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  • Scott Adams
    Scott Adams

    Celiac Disease and Flatulence by Frank Morosky

    Reviewed and edited by a celiac disease expert.

    Celiac.com 10/12/2006 - Celiac disease, also known as gluten intolerance, is a genetic disorder that affects 1 in 133 Americans. Symptoms of celiac disease can range from the classic features, such as diarrhea, weight loss, flatulence, and malnutrition, to latent symptoms such as isolated nutrient deficiencies but no gastrointestinal symptoms.

    The average person expels gas 14 times every day. The amount of gas released ranges from as little as one cup to as much as one half gallon per day. Gas is made primarily of odorless vapors such as carbon dioxide, oxygen, nitrogen, hydrogen, and sometimes methane. The unpleasant odor of flatulence comes from bacteria in the large intestine that release small amounts of gases that contain hydrogen sulfide.

    Contrary to popular belief, women have just as many passages as men, and older people, have no more gas than younger individuals.

    Flatulence occurs when a food does not break down completely in the stomach and small intestine. As a result, the food makes it into the large intestine in an undigested state. Most lower intestinal gas is produced when bacteria in your colon ferment carbohydrates that are not digested in your small intestine. The body does not digest and absorb some carbohydrates (the sugar, starches, and fiber found in many foods) in the small intestine because of a shortage or absence of certain enzymes. This undigested food then passes from the small intestine into the large intestine, where normal, harmless bacteria break down the food, producing gases such as hydrogen, carbon dioxide, and, in about one-third of all people, methane. Eventually these gases exit through the rectum.

    Author Frank Morosky is Vice President of Flat-D Innovations (www.flat-d.com), an FDA registered company that manufactures a flatulence (intestinal gas) deodorizing device, called the Flatulence Deodorizer, which will eliminate the odors associated with flatulence. The product is a thin (1/16th of an inch) activated charcoal fabric pad that is placed in the underwear next to the buttocks. Their products are commonly recommended by doctors.


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    This article does not make any correlation to celiac disease - it just explains the occurrence of gas in general population. The question of whether a celiac person has more or less gas remains unanswered.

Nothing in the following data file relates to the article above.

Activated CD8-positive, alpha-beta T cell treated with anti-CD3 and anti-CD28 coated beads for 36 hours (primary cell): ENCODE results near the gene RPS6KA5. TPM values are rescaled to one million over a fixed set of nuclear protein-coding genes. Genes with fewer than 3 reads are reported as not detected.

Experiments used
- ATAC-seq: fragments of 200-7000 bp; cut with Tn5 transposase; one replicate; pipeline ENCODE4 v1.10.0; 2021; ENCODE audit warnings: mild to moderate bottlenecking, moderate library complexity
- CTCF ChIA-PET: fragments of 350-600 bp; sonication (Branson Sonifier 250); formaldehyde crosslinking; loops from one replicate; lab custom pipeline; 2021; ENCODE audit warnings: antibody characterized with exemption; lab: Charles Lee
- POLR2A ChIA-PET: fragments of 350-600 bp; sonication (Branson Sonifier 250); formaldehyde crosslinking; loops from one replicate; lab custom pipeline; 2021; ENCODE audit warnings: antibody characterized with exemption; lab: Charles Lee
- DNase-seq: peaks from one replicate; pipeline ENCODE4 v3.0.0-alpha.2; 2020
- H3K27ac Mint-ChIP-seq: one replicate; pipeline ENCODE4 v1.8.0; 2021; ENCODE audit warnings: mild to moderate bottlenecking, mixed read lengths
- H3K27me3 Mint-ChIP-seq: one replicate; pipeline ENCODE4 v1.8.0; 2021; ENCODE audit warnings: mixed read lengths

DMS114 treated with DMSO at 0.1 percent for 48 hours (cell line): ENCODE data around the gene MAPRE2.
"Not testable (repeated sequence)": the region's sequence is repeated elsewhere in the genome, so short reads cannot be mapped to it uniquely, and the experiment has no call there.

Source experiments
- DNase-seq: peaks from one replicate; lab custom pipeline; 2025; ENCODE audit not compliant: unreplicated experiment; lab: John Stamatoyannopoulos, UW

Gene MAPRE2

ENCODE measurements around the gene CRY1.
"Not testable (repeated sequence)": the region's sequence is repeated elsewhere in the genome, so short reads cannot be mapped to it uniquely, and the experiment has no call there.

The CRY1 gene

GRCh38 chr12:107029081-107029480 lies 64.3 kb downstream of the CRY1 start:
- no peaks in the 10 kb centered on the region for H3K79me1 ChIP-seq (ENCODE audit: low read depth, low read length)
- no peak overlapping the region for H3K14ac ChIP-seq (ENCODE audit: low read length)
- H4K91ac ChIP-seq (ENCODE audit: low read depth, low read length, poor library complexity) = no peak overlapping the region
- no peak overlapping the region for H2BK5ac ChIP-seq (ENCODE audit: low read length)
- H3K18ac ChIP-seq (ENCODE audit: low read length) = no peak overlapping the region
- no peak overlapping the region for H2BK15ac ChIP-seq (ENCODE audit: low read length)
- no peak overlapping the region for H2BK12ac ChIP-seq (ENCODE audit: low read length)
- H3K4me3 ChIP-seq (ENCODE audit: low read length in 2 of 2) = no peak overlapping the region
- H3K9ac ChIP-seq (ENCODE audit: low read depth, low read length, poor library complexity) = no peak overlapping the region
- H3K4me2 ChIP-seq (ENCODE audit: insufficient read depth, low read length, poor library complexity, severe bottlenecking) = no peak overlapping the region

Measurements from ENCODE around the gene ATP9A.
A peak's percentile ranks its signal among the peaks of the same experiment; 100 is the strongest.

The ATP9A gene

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    Thanks for the info--I have yet to find a doctor that understands this--they just want to yank out an organ--I would like to know about enzymes even though I have tried almost every one on the market.

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    This article does not make any correlation to celiac disease - it just explains the occurrence of gas in general population. The question of whether a celiac person has more or less gas remains unanswered.

    Like Vernon, I am left with no real connection being made between flatulence and Celiac disorder - what are the aspects of the wheat non-digestion which results in increased flatulent output. In reducing our gluten intake, how will the flatulence decrease etc?

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    I think it is an embarrassment when someone enters my office. If I can smell it, then what must it be like for others entering my room. Diagnosed with celiac 6 years ago and I am really strict with my diet.

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    Like everyone else, I'm wondering how it relates. Too much information, but extreme excess gas is basically the only symptom I have. I've been told it's mostly anxiety but that's not how it started. I'm wondering if the symptom developed due to a time in my life when I was addicted to Grape Nuts cereal and other wheat products.

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  • About Me

    Celiac.com's Founder and CEO, Scott was diagnosed with celiac disease  in 1994, and, due to the nearly total lack of information available at that time, was forced to become an expert on the disease in order to recover. Scott launched the site that later became Celiac.com in 1995 "To help as many people as possible with celiac disease get diagnosed so they can begin to live happy, healthy gluten-free lives."  In 1998 he founded The Gluten-Free Mall which he sold in 2014. He is co-author of the book Cereal Killers, and founder and publisher of Journal of Gluten Sensitivity.

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